When it comes to the new film Oz the Great and Powerful, it's only fair to pay some attention to the man behind the curtain: director Sam Raimi, who took on the Wizard of Oz prequel after completing the original Spider-Man trilogy. Raimi's work tends to careen from childlike innocence to some very adult scares — sometimes within the same movie — and that's a dichotomy that only continued when I met him in person: Here was a 53-year-old man, cordial and professional in a suit and tie, who ended our interview by offering me the gift of a fantasy coin he had minted for Oz's Emerald City currency. Before that, we discussed his Oz star James Franco, the recent explosion of comic-book movies, and the work he'd put in on two big, aborted projects: the World of Warcraft movie and his unmade fourth Spider-Man film.
The last film you directed was a much smaller movie, Drag Me to Hell. Did that give you the tools you needed to take on Oz?
Yes, it certainly reinvigorated me. It allowed me to be more nimble again and to work quickly. Directing a big movie can feel like you're trying to steer this supertanker through the ocean — "Begin to throw the right rudder!" — with sixteen people pulling those switches. Those smaller pictures, they bring me back to the basics and sharpen me up so that I can again handle something of this magnitude.
By the time you had finished Spider-Man 3, did you feel like that "back to basics" move was something you sorely needed?
Yes, I really did. I absolutely needed it. When a picture gets really gigantic, there's a tremendous amount of delegation of authority that must take place. For example, on a big film, sometimes you have to explain that this table on set is going to have to be moved slightly, and then they have to call in the prop person in their department to move it … versus just picking it up and moving it yourself! [Raimi strides into the middle of the room and lifts the coffee table for emphasis.] And when I had to stop myself and say, "Can you call the prop master, please?" it's so debilitating to work that way. You lose your feel for things after a while when you can't just grab the damn table and move it.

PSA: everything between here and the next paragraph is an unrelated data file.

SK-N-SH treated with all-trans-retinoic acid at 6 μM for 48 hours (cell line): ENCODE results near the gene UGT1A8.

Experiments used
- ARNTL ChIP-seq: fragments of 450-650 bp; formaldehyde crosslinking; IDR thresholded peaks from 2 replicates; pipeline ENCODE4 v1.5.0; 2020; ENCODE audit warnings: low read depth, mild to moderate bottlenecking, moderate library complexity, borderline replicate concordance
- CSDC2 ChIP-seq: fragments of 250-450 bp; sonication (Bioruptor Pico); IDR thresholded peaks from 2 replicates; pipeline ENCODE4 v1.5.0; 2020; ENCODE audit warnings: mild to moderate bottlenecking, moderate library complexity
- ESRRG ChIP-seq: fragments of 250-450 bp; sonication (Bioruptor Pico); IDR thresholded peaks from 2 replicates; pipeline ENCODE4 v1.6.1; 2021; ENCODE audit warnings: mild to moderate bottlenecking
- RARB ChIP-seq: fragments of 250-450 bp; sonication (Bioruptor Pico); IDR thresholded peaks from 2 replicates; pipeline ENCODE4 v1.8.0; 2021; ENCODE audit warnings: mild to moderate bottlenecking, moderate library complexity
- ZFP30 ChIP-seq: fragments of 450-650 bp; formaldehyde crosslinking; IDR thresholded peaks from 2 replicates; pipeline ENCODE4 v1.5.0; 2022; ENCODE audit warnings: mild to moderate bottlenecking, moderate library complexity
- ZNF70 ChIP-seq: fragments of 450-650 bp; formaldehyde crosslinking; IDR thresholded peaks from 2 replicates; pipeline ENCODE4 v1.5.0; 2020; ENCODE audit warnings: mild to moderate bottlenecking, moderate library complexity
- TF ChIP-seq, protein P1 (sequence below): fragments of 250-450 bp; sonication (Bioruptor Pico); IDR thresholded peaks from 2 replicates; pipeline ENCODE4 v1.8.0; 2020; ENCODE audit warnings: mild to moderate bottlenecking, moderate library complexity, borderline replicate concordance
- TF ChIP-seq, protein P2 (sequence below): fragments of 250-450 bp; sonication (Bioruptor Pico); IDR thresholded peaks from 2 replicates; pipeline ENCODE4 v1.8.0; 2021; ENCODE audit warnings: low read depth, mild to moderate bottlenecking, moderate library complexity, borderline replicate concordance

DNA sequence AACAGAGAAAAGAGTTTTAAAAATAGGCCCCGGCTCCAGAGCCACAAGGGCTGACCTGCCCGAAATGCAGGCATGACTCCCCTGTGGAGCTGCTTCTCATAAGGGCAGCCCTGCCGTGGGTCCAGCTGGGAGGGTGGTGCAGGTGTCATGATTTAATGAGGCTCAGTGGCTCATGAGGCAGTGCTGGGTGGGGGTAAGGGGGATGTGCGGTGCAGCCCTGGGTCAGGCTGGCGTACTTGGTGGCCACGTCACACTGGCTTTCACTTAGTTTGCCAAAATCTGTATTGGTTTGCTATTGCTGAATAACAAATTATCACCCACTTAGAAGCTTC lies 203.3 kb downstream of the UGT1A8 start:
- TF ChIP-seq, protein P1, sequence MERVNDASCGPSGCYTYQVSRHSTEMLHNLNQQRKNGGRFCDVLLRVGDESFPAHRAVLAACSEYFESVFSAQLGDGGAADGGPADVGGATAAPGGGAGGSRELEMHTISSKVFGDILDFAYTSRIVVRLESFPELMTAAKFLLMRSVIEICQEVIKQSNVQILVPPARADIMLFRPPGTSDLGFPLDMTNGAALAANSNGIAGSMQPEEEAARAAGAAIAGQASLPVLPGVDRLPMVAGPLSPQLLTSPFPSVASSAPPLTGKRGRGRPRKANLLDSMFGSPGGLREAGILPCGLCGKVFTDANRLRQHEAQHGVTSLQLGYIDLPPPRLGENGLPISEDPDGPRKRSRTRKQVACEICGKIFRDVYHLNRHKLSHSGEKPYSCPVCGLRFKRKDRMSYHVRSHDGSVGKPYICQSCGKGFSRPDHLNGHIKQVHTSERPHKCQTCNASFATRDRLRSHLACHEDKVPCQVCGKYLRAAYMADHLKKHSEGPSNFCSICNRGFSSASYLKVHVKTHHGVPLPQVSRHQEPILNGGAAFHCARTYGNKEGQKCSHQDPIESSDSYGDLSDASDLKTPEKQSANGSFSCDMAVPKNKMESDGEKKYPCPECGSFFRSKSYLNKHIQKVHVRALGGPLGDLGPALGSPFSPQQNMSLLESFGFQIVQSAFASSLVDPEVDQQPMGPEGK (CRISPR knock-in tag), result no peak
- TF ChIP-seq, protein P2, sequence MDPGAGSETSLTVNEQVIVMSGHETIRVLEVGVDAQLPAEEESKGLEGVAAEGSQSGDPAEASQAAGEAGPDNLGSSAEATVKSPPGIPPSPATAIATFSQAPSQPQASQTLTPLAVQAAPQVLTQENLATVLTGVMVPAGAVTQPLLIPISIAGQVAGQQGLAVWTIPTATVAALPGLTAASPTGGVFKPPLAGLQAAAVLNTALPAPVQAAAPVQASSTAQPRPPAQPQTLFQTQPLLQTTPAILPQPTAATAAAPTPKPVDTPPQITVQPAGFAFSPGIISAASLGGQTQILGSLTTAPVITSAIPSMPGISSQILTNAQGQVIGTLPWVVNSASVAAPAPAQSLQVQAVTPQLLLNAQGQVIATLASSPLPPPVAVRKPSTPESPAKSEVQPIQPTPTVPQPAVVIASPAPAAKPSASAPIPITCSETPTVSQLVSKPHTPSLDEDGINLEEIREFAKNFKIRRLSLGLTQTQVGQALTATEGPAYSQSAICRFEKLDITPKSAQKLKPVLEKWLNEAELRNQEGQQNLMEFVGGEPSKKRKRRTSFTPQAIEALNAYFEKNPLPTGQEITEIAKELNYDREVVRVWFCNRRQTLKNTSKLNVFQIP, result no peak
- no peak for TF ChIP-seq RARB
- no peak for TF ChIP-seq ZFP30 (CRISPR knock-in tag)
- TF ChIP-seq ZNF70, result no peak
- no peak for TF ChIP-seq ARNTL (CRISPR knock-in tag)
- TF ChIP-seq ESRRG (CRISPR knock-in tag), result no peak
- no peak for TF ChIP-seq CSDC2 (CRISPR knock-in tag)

What do you remember about your first impression of James Franco, back when he was one of the actors auditioning to play Peter Parker in Spider-Man?
I thought he was an incredibly talented young man, and a little smug. But as I got to know him, he only improved as an actor, and I saw him come out of his shell a little bit to become a more generous actor. More of a soul developed. A richer person developed. And he's a good collaborator: As time went on, he came up with an incredible amount of ideas for his characters that I've used in the pictures.
A friend who worked on the first Spider-Man film told me that in between takes, Franco would secrete himself in the corner of the set to read James Joyce.
He always needs to be stimulated, I think. If you talked to him about sports on the way to set, his eyes would sort of glaze over. "James, the Tigers are playing tonight!" "Oh, the Tigers? Oh. Great. That's great." But if you said there was a new play opening up in Royal Oak, Michigan, he'd say, "What's the play? Who are the actors?" He's into painting and art and books and literature and history, and he needs a constant injection of the creative in order to survive. It's almost like a sickness, this addiction to creative stimulation that he needs. It's fascinating.
When you were making the Spider-Man movies, you had pretty much the only superhero franchise around. That's obviously changed since. Have you kept up with the other comic-book movies?
I did see The Avengers, and I loved it. I thought it was brilliant. Joss Whedon is an extraordinarily talented filmmaker … and in fact, in 1994, I was making a western called The Quick and the Dead and having a script problem, and I came to the studio and said, "Can you find me a writer? I've shot this movie, and the end isn't quite working." And ultimately, the movie didn't quite work. But they suggested Joss Whedon, who was doing Buffy, so I met Joss and he saw the movie, and he helped me solve this ending in one afternoon. I thought, Damn, you're a good writer! I wish I could have had you rewrite the whole movie and save this picture! But I'll never forget how good he was, and how precise, so when I saw The Avengers, I was not surprised that his name was on it. It's a very hard job to take all those heroes and all those stories and know exactly what bits the audience needs and what they don't need.